The media is trying to stir up a debate over which goalkeeper Belgium should start but fans aren’t buying it. Courtois is the clear selection and for a good reason. His 6’6” frame paired with explosive dives essentially make long range shots out of the question. But he’s just turned twenty-two in May and only has fifteen caps under his belt so there is still growing to be done. I’d like to see him develop the mindset of recognizing what he can hold versus what he needs to parry away. However, after he led Belgium to their first World Cup since 2002 and pushed Atletico over Barcelona and Real Madrid, it looks like he’s ready for the big stage.
5. Iker Casillas (Spain)
Everyone knows the story of Casillas but not everyone knows what to expect of him this summer. Yes, he’s been the backup for Real Madrid this past year but he was still getting an average of ninety minutes every nine-to-ten days so it’s not like Casillas has just been rotting on the bench. Still, the worry is there that Casillas isn’t the same that he was in 2010. He looks like he’s stayed in shape physically and but has he had enough game scenarios going into the summer? Will he be able to handle an awkward cross, perhaps a bad pass from a defender, or a slight deflection?
6. Boubacar “Copa” Barry (Ivory Coast)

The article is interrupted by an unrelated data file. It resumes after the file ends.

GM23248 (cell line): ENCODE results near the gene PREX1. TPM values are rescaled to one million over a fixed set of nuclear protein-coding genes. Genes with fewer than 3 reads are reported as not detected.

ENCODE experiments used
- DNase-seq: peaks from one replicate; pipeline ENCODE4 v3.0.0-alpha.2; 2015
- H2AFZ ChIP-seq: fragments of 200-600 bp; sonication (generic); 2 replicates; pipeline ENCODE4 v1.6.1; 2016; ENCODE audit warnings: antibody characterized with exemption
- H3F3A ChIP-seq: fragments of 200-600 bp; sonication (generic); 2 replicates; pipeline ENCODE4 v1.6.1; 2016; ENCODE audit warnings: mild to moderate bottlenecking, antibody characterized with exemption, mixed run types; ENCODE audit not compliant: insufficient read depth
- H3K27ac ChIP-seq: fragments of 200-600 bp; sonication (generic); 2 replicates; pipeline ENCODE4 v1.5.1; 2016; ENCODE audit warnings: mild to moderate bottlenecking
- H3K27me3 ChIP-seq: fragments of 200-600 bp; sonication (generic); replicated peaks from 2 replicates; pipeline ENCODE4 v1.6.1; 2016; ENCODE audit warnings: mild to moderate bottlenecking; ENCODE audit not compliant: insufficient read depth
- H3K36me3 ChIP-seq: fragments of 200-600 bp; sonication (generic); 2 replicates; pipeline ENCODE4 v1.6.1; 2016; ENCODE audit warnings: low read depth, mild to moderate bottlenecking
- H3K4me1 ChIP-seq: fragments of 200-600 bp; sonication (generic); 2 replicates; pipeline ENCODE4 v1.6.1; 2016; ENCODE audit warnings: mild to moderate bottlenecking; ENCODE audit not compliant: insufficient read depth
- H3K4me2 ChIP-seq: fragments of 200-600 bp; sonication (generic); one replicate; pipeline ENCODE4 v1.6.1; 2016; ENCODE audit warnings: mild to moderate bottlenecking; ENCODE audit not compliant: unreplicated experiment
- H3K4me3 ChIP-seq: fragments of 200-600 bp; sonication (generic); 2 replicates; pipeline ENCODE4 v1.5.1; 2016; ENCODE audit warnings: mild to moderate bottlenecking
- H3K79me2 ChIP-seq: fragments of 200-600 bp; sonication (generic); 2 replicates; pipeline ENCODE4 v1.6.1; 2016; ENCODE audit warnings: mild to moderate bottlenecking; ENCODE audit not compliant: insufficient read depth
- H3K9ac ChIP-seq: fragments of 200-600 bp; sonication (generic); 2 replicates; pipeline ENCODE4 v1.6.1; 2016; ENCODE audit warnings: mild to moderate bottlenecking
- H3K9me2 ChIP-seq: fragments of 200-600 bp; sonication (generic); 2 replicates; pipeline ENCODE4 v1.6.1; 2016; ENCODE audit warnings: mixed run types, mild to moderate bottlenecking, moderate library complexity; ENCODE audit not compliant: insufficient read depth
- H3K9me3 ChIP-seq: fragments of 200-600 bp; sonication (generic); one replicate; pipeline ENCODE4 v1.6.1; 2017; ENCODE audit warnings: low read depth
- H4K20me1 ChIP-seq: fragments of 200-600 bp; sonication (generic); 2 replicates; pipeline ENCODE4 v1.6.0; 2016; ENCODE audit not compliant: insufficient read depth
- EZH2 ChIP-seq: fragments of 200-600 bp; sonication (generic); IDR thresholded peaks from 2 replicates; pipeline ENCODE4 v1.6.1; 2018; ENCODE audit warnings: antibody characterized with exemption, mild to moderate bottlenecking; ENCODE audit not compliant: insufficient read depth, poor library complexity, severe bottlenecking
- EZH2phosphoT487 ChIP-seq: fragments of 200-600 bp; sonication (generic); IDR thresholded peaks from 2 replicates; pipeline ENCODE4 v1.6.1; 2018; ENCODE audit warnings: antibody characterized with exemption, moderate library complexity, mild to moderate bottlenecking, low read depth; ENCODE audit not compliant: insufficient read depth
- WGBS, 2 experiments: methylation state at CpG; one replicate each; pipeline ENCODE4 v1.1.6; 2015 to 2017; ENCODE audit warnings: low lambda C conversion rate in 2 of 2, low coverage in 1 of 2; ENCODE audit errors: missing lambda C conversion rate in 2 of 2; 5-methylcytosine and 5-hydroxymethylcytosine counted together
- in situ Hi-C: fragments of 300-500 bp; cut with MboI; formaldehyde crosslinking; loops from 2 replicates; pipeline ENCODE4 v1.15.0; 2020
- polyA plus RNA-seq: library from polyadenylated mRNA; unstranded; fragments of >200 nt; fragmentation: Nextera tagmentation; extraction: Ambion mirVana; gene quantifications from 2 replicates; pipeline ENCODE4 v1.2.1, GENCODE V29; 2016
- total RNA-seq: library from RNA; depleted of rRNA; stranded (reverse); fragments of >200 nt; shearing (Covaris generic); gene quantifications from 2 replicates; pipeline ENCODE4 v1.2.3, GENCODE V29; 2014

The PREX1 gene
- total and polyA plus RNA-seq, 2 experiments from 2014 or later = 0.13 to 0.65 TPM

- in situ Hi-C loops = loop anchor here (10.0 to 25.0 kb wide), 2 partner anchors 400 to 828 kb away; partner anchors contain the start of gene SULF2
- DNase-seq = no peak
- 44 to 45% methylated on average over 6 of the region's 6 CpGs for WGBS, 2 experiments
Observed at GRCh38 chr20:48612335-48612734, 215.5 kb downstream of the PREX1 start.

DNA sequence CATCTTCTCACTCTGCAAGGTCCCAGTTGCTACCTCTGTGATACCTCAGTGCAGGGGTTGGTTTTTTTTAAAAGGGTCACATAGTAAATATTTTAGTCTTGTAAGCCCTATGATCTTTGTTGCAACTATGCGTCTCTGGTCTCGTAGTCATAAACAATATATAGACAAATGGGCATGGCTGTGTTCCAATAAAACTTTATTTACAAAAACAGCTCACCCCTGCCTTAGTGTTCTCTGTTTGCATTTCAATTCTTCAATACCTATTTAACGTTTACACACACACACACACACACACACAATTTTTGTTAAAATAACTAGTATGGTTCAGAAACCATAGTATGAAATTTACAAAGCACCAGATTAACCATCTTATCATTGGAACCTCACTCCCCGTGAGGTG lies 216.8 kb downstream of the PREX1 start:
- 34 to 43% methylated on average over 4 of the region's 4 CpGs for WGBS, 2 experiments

Easily the most underrated goalkeeper at the World Cup this summer. Copa has quietly been doing very well in the Belgium Pro League with Lokeren. I don’t think I’ve ever been impressed with a goalkeeper after giving up five goals in a match. His technique is a little gaudy with his hands taking such a huge swing behind his body as they come forward but his athleticism typically covers it up. He’s clearly improved since the last cycle but I think others will write him off for playing in Belgium. Crosses could be an issue for him by getting lost in the crowd, but I’d watch for him to impress the doubters and perhaps surprise Greece or Colombia.
7. David Ospina (Colombia)
Of all the goalkeepers going to Brazil, Ospina’s footwork is one of the best. A lot of times you’ll see a “miraculous” save when in reality the goalkeeper could have shuffled and held the ball. He makes hard saves look easy. However I’m not 100% he’s fully recovered from his partially ruptured ligament in his knee, back in November of last year. His agility seems to have taken a hit after and I don’t know if he can match stellar performances from earlier in the season. If he’s fit, and doesn’t move down toward the attacker too much in attempt to cut down the angle, Uruguay should survive the group. If not, this cycle might be remember as a “what if” year with all the injuries.
8. Vincent Enyeama (Nigeria)